Rugs are an awesome way to express personality in a room and what better way to do this then with one of a kind vintage rugs that have been reinterpreted into a modern day art form through the process of decolourisation and re-dyeing with monochromatic vegetal dyes. The Golran collection vintage mohair rugs use this process to create stunning expressions of either bold bright colours or natural tones and pastels. Love the idea of this Jack and Jill rug with potent pink hand knotted on one half and Cerulean blue on the other.
For a more industrial aesthetic, this smoky pattern of greys with random hand tufting of cayenne would look pretty awesome in a loft with brick walls and concrete floors. I love how the decolourising/redyeing process creates an uneven striation within the background colour while the original pattern emerges in a hazy shadow of its former self.
Each yarn and each weave has a different reaction to the decolouration and dyeing process making the final effect almost accidental - much the same way a garden will always surprise the gardener from week to week with its reaction to the various weather patterns. Speaking of gardens, doesn't this rug remind you of one?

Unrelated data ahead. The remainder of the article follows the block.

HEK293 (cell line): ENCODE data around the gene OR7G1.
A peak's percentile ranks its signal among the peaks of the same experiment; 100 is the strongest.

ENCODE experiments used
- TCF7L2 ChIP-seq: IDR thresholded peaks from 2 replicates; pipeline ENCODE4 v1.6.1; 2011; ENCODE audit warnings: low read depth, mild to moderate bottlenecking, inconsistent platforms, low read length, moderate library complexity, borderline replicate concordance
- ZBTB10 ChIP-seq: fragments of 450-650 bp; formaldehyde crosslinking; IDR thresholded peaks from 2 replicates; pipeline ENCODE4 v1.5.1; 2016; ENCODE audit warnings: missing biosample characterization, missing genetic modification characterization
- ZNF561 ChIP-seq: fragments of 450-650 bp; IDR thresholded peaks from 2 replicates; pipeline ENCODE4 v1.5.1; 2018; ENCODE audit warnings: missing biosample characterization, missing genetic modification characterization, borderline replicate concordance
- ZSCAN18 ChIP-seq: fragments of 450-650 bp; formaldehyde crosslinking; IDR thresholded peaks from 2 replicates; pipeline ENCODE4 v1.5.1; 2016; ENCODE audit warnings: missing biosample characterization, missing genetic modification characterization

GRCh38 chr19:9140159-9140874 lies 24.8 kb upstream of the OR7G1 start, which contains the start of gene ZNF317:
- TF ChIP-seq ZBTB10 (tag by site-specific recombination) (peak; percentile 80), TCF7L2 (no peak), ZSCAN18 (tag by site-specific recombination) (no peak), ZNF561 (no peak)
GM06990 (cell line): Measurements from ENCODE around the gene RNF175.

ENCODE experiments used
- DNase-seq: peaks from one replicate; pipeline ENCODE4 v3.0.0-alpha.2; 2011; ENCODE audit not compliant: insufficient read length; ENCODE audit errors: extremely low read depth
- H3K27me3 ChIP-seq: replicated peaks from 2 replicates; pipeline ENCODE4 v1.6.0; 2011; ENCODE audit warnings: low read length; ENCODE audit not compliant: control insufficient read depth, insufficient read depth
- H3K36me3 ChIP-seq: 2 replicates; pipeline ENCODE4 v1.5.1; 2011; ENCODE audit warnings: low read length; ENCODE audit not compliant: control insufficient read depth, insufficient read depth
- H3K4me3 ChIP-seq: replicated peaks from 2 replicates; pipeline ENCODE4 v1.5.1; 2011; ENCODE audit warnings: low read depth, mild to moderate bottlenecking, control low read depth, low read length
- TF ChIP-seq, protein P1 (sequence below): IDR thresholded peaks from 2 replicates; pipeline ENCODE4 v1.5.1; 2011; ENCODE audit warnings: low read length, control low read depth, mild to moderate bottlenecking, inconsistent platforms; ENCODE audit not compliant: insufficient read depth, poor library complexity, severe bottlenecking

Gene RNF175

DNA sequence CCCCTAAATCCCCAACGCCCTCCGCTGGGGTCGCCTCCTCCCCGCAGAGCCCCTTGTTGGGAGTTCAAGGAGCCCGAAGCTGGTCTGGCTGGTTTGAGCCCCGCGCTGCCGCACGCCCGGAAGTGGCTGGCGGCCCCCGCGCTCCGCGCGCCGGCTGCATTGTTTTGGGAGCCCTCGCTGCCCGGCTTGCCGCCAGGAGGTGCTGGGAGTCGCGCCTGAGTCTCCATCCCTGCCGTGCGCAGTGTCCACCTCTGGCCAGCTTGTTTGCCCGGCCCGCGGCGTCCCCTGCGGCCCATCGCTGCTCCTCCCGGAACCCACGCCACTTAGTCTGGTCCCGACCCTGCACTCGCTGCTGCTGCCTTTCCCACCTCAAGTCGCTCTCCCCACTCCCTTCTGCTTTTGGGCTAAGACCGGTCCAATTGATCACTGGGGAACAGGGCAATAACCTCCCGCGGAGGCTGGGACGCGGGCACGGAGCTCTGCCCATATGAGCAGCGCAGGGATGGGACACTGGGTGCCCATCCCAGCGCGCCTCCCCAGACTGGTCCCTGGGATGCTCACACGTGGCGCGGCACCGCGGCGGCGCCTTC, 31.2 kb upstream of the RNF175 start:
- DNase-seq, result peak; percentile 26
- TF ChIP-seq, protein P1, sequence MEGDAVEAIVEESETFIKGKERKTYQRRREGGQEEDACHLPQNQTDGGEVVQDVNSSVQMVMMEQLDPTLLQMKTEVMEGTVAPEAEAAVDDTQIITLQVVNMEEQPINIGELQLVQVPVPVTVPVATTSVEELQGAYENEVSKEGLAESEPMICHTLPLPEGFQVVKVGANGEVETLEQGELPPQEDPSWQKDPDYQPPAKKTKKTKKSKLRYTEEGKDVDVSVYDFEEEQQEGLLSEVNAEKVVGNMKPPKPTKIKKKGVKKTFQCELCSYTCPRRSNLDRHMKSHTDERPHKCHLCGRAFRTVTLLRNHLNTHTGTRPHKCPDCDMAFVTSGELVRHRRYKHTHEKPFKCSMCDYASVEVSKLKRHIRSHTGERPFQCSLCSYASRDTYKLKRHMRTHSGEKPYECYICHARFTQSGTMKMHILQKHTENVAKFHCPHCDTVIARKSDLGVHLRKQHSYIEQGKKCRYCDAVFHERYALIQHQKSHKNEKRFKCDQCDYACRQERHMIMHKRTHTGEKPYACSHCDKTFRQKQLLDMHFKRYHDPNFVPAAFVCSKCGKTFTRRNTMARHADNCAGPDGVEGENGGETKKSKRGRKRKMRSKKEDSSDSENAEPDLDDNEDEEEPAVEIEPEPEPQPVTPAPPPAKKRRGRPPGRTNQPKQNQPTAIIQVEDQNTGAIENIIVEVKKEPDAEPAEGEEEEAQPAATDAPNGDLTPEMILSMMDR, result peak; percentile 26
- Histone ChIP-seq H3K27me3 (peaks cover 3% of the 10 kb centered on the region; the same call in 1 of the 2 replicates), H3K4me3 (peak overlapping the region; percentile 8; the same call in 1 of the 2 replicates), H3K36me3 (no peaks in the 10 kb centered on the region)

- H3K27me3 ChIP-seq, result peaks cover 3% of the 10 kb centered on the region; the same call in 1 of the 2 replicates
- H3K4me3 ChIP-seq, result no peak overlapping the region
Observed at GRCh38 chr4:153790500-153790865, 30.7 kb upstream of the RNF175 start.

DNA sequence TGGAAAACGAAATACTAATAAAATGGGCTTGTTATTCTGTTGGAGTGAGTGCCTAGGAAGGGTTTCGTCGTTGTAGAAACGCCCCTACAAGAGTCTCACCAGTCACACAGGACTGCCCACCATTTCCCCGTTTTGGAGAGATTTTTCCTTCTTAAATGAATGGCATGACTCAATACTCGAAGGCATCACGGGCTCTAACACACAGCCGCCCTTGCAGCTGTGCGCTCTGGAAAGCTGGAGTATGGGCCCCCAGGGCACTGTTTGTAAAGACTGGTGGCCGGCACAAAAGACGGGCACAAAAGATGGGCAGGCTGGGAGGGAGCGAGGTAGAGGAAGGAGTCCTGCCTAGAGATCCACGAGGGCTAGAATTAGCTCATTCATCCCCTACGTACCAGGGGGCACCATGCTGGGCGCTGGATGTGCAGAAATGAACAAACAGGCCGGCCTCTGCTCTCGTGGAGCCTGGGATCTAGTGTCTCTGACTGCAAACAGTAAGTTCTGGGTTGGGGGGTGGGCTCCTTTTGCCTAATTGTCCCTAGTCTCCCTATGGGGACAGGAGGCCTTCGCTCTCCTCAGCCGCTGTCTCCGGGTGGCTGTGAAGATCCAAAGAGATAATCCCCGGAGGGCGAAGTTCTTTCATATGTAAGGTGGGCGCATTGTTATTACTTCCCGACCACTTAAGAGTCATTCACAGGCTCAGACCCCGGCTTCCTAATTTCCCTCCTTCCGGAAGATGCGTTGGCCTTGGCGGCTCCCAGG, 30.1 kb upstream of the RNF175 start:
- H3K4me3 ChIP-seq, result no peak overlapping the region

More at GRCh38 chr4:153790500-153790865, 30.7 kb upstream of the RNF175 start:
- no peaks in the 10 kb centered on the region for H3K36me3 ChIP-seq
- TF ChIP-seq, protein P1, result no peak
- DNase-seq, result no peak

For those who love a black and white scheme, this rug fits the bill. It's almost a doily for the floor with its lacy pattern but the formality of the doily imagery is whimsied up by the occasional sandy tufts - too much fun. This would be great at the foot of a bed.
The complete decolourised line features vintage mohair carpets that are hand knotted. Some have many hand knots and some have just a few such as this version with its couple of tufts along the edges in rose, pumpkin and olive. These tufts can be super enhanced by repeating their colours in a selection of toss cushions and accessories.
Here the tufts are clustered on one edge as though the rug is starting to deconstruct. I would love to see this rug in a living room under a glass topped coffee table and surrounded by leather furniture in shade of cream..
Posted in Rugs & Carpets on February 22, 2014 1:05 AM